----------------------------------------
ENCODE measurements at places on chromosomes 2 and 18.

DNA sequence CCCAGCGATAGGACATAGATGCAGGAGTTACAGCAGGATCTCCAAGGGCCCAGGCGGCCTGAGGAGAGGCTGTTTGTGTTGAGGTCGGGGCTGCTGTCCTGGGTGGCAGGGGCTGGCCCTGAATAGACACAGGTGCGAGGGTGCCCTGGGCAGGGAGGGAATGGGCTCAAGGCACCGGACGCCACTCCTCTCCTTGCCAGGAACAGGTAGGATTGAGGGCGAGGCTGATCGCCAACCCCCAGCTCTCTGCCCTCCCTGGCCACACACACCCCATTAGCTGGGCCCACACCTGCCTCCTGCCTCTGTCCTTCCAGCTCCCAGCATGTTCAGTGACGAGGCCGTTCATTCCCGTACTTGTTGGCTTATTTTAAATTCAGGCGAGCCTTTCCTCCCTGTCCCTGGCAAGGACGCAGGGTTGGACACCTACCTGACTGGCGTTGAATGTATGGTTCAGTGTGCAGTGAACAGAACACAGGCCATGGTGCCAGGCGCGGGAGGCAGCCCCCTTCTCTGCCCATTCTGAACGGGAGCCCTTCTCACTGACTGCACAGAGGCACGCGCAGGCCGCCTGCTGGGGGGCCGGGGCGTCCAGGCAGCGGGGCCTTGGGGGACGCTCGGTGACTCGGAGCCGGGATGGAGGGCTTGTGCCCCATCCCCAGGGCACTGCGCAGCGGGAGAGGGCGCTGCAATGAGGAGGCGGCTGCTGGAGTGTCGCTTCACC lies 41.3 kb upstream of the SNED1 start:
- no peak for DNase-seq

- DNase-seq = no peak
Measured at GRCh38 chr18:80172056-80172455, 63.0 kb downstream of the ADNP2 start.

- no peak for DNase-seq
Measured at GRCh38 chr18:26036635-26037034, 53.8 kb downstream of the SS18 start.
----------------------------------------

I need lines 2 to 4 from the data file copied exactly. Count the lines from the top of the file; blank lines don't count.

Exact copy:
DNA sequence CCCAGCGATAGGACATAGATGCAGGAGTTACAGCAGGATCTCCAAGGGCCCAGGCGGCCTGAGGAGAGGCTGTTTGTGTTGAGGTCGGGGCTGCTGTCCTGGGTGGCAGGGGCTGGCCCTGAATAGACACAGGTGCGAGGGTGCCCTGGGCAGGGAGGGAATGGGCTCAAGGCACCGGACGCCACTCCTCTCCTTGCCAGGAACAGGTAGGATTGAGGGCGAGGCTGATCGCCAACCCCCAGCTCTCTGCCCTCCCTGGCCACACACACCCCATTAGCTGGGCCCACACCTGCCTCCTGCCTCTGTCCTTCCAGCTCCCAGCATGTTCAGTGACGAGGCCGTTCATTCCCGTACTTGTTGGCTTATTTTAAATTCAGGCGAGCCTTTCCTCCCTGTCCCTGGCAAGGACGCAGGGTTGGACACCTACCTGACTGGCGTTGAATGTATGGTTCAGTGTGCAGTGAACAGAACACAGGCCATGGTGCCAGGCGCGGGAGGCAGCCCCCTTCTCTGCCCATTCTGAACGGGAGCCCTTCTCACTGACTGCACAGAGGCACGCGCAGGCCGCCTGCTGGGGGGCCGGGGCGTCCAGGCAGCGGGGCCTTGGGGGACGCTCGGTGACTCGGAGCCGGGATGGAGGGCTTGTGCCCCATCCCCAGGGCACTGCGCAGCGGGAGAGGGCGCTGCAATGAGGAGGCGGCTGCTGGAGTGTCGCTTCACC lies 41.3 kb upstream of the SNED1 start:
- no peak for DNase-seq

- DNase-seq = no peak